LONDON - Behind some of the exceptional artworks we sell are the patrons who had the vision, foresight (and finances) to commission these works. Dante Gabriel Rossetti’s Venus Verticordia for example – one of the highlights of the British and Irish Art sale on 10 December – was commissioned by William Graham, one of Rossetti’s most loyal and avid patrons. His collection of Pre-Raphaelites and Old Masters was almost unrivalled and he owned some of the most romantic and beautiful paintings Victorian England produced.


Dante Gabriel Rossetti’s Venus Verticordia. Estimate £1,000,000–1,500,000.

The wealth that fuelled this collecting mania was created by something far more prosaic – the importation of port wine. Last week when I found myself trying to escape torrential rain in Oporto, I sought sanctuary in the cellars of a port lodge (who wouldn’t?) and chose to sample those of W & J Graham. Now owned by the Symington family, the firm was founded by the Scottish brothers William and John in 1820 almost by accident, when in settlement of a debt John Graham received 27 pipes of port wine, which were shipped back to his hometown of Glasgow.

So the Grahams began importing port wine, which augmented the brothers’ trade empire of cotton-spinning and transporting dry goods from India and Continental Europe. While William was not particularly interested in art, his younger brother John formed an important collection including Millais’ Sir Isumbras at the Ford, Holman Hunt’s Finding of the Saviour in the Temple and Rossetti’s Pandora, which we offered earlier this year and sold shortly after the sale. It was probably he who inspired his nephew, William Graham junior, to form his own picture collection in the 1860s when he was running the business affairs of W & J Graham in London.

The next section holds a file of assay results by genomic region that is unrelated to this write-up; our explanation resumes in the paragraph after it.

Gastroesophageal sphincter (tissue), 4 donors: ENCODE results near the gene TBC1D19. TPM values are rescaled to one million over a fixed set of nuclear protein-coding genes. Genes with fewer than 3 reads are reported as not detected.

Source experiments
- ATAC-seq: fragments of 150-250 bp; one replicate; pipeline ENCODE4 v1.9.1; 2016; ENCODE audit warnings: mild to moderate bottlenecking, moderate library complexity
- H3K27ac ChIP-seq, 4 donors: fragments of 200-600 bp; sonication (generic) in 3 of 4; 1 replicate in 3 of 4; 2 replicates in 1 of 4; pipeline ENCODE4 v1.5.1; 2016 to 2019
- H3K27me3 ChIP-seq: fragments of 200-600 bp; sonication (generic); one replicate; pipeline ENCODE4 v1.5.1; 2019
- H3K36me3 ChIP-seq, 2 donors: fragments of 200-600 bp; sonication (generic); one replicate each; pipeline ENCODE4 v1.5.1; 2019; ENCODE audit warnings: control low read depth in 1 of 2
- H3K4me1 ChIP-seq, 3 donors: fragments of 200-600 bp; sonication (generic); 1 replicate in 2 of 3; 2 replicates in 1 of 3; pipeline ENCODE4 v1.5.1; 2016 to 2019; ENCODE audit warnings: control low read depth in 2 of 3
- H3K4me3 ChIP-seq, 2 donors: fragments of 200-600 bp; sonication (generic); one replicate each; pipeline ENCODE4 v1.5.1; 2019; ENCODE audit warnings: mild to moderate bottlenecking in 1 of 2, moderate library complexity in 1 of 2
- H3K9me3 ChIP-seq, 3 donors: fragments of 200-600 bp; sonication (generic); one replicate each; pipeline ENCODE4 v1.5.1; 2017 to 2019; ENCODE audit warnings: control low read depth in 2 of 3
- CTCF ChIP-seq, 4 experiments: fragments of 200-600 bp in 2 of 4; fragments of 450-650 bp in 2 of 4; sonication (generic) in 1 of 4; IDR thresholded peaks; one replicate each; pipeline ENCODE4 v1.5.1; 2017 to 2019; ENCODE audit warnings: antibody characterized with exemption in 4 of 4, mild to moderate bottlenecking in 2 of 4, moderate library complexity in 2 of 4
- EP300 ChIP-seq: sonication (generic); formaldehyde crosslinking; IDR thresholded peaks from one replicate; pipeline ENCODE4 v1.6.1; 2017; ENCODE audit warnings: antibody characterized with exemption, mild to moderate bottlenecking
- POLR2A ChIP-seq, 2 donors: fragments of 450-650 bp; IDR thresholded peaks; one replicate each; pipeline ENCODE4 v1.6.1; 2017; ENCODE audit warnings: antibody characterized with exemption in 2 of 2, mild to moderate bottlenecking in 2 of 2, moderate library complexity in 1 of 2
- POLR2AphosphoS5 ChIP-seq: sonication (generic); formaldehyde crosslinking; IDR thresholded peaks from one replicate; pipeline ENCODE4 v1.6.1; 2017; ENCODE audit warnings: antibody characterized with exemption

It seems that the first Rossetti picture bought by Graham was Morning Music bought in 1866 from the picture dealers Agnew’s. Graham was introduced to Rossetti in March 1868 and wrote, “I cannot tell you what a refreshment it is to get into the atmosphere of your studio after the jaded sense of dissatisfaction which exhibitions and picture dealers’ galleries give me.” He soon became a regular Saturday afternoon visitor to Rossetti’s home on Cheyne Walk and his next purchase appears to have been Venus Verticordia bought in 1868 from which time he commissioned works directly from the artist. His collection grew to include some of the artist’s most famous works; Ecce Ancilla Domini, The Blue Bower, Dante’s Dream at the Time of the Death of Beatrice, La Ghirlandata  and the pastel version of Proserpine sold at Sotheby’s for £3,274,500 last year.

Sadly I have not been able to find any photographs of the interior of Graham’s country house near Manchester or his London home on Grosvenor Square, but it must have been a sight to behold with so many wonderful and famous pictures. When I was in the dimly-lit cellars at Graham’s, surrounded by a deliciously intoxicating aroma, I was shown their oldest bottle of port wine resting on a shelf. It was dated 1868, the same year as Rossetti’s beautiful watercolour of Venus and like the painting this bottle has no doubt increased hugely in value (although it is apparently almost certainly not fit for consumption any longer).